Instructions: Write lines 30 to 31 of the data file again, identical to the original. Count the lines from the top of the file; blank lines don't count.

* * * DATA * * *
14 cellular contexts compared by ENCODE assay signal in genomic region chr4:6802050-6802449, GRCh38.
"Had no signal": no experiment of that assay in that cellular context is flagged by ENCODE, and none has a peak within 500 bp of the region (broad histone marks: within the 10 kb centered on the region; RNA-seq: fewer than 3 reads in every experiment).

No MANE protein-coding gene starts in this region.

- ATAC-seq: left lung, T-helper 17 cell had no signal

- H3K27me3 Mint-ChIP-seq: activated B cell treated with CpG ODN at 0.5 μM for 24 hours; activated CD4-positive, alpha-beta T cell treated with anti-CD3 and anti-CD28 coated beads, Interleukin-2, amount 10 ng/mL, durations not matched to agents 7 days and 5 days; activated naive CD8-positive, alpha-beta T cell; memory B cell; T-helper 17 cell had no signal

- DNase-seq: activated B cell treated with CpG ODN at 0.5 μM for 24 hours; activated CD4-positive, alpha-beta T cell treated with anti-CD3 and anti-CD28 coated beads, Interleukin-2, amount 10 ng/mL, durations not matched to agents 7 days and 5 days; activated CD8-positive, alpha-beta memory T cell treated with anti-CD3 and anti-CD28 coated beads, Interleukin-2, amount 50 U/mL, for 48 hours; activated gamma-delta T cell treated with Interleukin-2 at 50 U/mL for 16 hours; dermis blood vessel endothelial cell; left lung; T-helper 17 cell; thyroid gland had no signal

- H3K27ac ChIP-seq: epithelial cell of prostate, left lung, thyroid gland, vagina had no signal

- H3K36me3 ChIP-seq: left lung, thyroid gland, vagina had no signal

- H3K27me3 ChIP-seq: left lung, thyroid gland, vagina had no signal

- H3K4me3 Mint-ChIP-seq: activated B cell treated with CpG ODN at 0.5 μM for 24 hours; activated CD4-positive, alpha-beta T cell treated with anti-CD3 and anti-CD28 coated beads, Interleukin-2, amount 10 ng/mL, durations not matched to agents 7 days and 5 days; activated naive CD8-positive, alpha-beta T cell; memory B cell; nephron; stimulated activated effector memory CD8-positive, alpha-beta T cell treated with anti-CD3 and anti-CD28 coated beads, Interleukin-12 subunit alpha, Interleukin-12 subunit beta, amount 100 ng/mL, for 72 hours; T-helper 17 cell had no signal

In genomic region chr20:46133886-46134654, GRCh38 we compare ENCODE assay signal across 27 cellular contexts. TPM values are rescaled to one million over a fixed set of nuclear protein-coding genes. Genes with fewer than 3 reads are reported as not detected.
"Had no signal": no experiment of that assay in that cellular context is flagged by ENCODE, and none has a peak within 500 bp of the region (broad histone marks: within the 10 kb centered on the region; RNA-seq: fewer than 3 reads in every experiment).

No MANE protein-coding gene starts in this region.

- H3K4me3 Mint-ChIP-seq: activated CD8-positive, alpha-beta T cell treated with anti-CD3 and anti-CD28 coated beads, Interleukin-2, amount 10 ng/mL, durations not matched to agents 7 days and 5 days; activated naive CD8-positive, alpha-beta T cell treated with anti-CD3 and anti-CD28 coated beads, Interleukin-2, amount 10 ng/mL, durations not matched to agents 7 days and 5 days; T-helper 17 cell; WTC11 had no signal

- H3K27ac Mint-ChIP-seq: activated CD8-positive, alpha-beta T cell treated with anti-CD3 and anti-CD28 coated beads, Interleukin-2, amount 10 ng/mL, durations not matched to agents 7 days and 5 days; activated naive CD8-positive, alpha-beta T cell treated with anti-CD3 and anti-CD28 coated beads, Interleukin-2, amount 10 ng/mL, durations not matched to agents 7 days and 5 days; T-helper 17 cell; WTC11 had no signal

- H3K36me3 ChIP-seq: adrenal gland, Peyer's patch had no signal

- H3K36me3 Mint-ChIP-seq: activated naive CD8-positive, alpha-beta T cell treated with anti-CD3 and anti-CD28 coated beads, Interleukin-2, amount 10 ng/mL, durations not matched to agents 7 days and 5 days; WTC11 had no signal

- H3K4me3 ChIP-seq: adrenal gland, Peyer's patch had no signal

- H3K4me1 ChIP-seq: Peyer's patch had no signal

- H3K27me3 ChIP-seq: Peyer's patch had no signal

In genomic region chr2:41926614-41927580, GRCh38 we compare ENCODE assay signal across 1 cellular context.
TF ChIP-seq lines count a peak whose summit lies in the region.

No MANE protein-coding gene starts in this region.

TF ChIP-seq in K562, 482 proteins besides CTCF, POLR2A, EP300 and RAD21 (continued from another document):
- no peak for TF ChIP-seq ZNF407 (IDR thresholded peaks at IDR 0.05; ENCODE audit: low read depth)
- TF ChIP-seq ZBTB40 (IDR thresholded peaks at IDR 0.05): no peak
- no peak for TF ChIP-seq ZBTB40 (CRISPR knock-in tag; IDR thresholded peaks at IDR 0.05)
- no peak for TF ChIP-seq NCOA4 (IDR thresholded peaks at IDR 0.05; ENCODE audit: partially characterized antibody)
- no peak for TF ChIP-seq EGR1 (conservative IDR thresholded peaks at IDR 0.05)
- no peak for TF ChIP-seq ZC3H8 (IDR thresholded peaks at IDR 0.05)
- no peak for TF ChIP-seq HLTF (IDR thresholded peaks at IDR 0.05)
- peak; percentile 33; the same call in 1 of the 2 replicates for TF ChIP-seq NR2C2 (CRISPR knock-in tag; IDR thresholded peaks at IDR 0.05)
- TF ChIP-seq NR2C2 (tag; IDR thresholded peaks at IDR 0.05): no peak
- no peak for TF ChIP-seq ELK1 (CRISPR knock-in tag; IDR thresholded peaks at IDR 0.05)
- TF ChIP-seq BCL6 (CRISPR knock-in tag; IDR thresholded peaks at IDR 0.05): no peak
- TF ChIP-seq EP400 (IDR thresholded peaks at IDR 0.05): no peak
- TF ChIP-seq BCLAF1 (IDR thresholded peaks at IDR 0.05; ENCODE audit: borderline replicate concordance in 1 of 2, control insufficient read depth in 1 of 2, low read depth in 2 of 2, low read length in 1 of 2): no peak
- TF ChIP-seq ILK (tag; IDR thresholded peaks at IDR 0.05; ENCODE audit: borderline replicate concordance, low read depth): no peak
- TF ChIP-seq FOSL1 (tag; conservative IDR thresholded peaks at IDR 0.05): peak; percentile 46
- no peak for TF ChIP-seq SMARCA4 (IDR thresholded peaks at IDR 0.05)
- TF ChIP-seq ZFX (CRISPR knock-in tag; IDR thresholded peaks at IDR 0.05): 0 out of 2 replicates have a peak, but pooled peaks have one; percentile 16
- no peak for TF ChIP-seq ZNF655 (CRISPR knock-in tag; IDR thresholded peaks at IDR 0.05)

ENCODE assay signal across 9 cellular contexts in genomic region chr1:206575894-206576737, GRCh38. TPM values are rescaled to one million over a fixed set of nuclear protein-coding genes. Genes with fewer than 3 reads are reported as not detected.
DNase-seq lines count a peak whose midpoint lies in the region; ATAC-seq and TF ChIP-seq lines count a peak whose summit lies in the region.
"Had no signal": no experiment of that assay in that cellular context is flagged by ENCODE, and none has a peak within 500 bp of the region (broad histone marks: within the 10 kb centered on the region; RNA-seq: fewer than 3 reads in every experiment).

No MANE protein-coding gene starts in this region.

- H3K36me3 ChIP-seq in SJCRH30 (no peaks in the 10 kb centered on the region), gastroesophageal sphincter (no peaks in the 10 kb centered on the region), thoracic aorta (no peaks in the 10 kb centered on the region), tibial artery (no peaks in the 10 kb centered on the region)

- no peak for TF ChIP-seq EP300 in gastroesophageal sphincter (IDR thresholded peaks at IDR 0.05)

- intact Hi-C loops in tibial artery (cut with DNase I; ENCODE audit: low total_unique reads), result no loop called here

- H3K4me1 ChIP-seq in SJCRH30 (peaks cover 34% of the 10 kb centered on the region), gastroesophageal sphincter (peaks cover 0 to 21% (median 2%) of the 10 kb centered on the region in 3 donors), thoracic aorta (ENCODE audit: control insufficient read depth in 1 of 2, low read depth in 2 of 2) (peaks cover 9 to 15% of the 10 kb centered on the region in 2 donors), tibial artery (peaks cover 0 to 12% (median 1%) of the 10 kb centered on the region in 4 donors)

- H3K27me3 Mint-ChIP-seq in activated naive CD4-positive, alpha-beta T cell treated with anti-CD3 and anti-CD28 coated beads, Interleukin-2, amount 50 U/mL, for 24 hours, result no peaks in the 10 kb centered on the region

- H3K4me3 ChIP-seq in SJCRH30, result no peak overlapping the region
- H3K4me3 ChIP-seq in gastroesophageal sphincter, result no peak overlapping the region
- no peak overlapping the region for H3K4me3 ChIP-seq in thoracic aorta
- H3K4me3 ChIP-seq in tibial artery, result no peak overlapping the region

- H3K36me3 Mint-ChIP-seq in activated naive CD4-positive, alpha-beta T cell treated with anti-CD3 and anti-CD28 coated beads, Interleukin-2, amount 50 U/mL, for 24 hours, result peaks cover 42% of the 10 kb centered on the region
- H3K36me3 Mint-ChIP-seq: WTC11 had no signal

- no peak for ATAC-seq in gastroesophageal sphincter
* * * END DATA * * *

- no peak for TF ChIP-seq ZC3H8 (IDR thresholded peaks at IDR 0.05)
- no peak for TF ChIP-seq HLTF (IDR thresholded peaks at IDR 0.05)